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Report identifies trends for infrastructure

Apr 22. 2019
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By The Nation

NEW TECHNOLOGIES, political uncertainty and capability challenges are just some of the big challenges facing infrastructure owners, investors, operators and planners over the rest of this year, according to KPMG International’s latest edition of “Emerging Trend” – an annual forecast of the top trends influencing the infrastructure sector this year.

“This will be the year where data and analytics mature in the sector; it is the year where evidence-based decision-making starts to become commonplace; it is the year when all organisations begin to uncover new insights that lead to new opportunities and – ultimately – important choices,” noted Richard Threlfall, KPMG International’s global head of infrastructure.

“This is all good news. With a greater focus on evidence, decision-makers will see a wider range of opportunities and choices than ever before. And by making better choices, they get closer to delivering better outcomes for their communities,” he added.

Emerging Trends in 2019 showcases the year’s top trends as identified by KPMG International’s Global Infrastructure Leadership team. The report provides important context behind the 10 trends, offers insights into how the trends are evolving and delivers sound advice to help infrastructure players stay on top of the evolving marketplace.

“Those that are able to stay on top of the emerging trends and understand their broader implications will be well placed to make the choices they need to drive their future success,” added Threlfall.

“And that is what this edition of ‘Emerging Trends’ in infrastructure is all about.”

So what are the top trends to watch over the coming year? And how will they influence the infrastructure sector? Here’s a look at KPMG’s top 10 emerging trends in infrastructure for 2019:

?The public sector begins to reassert its role: As new models and solutions start to disrupt the traditional role of authorities and regulators, governments will take a more assertive approach to defining the rules for private sector infrastructure provision.

?Data drives operational efficiency: The increased maturity and accessibility of data and analytics will allow infrastructure players to uncover the insights that will enable unprecedented efficiency across the infrastructure lifecycle.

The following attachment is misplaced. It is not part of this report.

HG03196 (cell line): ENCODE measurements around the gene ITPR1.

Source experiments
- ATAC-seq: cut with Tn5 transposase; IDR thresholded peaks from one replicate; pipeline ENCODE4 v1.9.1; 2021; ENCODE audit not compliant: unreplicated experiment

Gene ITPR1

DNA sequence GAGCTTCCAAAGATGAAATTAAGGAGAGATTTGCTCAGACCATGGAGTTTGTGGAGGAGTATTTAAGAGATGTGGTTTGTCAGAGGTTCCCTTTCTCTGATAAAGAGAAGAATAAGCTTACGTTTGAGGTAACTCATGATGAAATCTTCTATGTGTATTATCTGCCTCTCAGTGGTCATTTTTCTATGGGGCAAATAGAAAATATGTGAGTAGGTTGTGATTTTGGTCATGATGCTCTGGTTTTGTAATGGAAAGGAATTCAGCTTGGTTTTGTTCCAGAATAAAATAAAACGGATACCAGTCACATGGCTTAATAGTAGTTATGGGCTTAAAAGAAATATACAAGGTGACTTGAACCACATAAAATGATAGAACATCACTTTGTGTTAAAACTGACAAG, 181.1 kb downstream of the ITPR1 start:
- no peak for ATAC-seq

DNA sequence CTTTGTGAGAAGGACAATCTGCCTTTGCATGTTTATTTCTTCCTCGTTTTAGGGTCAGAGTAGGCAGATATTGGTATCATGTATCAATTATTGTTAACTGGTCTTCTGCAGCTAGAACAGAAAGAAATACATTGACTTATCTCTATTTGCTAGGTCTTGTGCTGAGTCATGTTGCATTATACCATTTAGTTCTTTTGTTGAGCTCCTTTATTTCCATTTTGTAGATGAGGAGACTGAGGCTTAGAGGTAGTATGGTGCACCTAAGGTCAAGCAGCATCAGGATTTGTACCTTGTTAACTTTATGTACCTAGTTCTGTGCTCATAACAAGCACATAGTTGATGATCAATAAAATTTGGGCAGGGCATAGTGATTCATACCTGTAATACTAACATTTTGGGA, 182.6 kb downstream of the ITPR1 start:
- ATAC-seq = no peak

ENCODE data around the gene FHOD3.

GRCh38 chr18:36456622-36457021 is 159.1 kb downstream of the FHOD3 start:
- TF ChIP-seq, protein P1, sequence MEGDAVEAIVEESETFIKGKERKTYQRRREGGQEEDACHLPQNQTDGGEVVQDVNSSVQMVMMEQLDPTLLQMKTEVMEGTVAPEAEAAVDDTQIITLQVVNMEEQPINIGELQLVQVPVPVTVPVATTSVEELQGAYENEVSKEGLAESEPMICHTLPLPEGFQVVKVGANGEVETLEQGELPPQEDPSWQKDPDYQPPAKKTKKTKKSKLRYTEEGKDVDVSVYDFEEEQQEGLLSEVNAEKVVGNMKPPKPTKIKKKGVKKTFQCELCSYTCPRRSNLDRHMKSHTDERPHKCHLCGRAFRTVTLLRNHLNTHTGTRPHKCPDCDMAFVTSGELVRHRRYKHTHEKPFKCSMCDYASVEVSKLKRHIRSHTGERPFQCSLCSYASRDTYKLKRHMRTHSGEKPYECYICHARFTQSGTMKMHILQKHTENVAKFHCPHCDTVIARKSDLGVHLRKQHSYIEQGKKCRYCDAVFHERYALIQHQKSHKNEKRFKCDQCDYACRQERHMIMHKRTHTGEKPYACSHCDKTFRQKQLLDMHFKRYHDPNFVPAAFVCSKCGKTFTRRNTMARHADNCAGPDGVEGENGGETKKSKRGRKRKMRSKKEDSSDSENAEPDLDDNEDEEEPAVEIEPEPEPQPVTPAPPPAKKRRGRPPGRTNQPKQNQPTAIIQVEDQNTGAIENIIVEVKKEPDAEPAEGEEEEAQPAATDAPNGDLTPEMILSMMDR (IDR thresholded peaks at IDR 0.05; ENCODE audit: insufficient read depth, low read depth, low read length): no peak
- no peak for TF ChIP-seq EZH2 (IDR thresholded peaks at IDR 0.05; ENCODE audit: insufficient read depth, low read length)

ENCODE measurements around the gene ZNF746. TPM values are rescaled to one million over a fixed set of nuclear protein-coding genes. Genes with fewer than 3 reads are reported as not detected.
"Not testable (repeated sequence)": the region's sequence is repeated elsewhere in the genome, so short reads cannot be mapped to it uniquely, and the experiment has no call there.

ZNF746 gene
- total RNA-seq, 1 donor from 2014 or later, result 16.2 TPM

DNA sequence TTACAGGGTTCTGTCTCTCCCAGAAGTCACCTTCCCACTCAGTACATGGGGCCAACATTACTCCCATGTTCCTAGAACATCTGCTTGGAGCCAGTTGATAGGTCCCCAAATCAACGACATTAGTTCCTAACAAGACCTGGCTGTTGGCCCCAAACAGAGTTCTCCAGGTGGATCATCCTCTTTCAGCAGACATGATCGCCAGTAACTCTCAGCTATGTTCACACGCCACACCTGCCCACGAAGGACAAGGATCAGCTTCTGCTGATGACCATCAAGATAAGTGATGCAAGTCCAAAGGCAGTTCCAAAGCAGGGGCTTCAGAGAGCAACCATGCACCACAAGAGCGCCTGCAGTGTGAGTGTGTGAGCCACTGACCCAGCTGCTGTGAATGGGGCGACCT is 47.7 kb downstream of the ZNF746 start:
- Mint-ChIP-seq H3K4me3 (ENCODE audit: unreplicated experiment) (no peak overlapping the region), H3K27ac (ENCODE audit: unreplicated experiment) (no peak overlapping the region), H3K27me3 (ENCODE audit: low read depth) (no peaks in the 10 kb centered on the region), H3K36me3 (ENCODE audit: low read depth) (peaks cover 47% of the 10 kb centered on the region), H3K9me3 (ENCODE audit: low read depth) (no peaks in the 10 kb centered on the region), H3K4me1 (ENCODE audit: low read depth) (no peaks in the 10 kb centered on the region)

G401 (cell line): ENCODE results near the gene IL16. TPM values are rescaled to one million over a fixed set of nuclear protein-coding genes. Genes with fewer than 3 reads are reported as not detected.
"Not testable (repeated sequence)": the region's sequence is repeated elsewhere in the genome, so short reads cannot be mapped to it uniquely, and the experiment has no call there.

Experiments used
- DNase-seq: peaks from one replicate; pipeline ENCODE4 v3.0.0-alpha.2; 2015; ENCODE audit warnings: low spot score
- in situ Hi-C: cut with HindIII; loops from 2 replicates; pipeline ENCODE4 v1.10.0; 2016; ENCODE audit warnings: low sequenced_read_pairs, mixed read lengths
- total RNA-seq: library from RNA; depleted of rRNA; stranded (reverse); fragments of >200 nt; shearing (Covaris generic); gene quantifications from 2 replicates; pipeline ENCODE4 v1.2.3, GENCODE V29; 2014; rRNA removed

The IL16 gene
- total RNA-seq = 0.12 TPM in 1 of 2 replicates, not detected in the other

?The challenges of mega-projects are magnified: With a view to helping defend their projects against political and financial pressures, mega-project owners will find a new thirst for benchmarking and learning lessons from other projects globally.

?Eyes shift to emerging market opportunities: As interest in new growth opportunities increases, authorities in emerging markets will start to place greater emphasis on properly selecting, preparing and delivering projects.

?Embracing the evidence: Infrastructure authorities will adopt more holistic and evidence-based decision-making processes that enable a much more informed approach to delivering on society’s needs and expectations.

?Sustainability goes mainstream: While progress on the sustainability agenda is clearly being made, expect more public pressure and scrutiny on the sustainability of infrastructure planning, delivery, maintenance and funding.

?Progress trumps divisiveness: Infrastructure players will reassess their long-term strategies in order to diversify their footprints while also moving towards those markets that continue to make progress on their infrastructure agendas.

?Competition for new technologies heats up: The competition around new technologies will intensify as players continue to look for new opportunities to improve their services, products and revenues.

?The customer becomes king: Governments will focus more clearly on understanding actual user choice and will start creating infrastructure plans informed by real-time and predictive customer insights.

?Interdependence creates opportunities: Infrastructure planners will take the steps necessary to start considering multiple long-term plans, supported by robust scenario planning capabilities, as a way to maximise the growing interdependence of infrastructure.

“Thailand’s Eastern Economic Corridor is a good example of the above trends, with long-term growth due to the new S-curve policy as well as smart technology implementation,” says Tanate Kasemsarn, head of infrastructure and

government, KPMG in Thailand.

“With participation between the government and the private sector, the projects have gained interest from multiple parties, from both domestic and international players.

“In order to drive the projects to success, collaboration and the sharing of knowledge, expertise, and financing, while using proper data analysis and insights are needed.

“With collaboration and decisions made based on data, the project will achieve better planning and operational efficiency.”

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